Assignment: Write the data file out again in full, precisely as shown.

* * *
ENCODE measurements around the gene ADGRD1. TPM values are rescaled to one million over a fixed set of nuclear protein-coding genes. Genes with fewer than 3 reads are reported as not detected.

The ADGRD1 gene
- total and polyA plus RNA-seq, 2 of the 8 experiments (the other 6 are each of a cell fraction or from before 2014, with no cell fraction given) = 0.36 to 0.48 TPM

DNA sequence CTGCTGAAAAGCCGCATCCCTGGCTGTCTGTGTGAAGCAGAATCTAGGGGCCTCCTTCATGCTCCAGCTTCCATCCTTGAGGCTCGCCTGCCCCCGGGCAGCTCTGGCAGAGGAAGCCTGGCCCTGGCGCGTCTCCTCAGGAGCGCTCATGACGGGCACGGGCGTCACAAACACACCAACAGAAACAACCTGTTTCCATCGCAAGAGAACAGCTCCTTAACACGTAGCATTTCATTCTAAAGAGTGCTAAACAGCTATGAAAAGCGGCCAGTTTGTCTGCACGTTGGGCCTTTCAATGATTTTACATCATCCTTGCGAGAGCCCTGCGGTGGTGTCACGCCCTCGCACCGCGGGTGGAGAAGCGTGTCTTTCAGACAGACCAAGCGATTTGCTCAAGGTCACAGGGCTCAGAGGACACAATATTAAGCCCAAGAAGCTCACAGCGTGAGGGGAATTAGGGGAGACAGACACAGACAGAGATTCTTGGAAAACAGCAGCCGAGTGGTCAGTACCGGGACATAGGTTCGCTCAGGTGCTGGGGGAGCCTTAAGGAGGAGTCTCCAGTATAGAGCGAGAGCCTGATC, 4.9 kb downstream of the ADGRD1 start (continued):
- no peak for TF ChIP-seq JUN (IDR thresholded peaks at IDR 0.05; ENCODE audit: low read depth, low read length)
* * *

ENCODE measurements around the gene ADGRD1. TPM values are rescaled to one million over a fixed set of nuclear protein-coding genes. Genes with fewer than 3 reads are reported as not detected.

The ADGRD1 gene
- total and polyA plus RNA-seq, 2 of the 8 experiments (the other 6 are each of a cell fraction or from before 2014, with no cell fraction given) = 0.36 to 0.48 TPM

DNA sequence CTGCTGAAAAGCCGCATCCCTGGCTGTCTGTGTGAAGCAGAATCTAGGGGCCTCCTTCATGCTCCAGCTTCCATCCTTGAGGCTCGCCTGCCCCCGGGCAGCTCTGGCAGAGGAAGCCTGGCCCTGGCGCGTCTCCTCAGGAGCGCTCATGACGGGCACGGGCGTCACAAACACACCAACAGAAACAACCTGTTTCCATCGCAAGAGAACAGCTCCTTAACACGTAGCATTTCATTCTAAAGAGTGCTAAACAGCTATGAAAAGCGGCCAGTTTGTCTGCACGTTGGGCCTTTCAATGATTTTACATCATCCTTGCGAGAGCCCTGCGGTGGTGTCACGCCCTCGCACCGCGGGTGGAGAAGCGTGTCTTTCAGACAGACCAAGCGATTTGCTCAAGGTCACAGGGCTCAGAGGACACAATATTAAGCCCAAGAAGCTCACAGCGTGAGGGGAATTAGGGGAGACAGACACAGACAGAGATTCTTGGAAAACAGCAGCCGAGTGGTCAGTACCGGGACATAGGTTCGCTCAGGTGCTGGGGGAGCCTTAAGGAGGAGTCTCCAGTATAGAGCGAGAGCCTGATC, 4.9 kb downstream of the ADGRD1 start (continued):
- no peak for TF ChIP-seq JUN (IDR thresholded peaks at IDR 0.05; ENCODE audit: low read depth, low read length)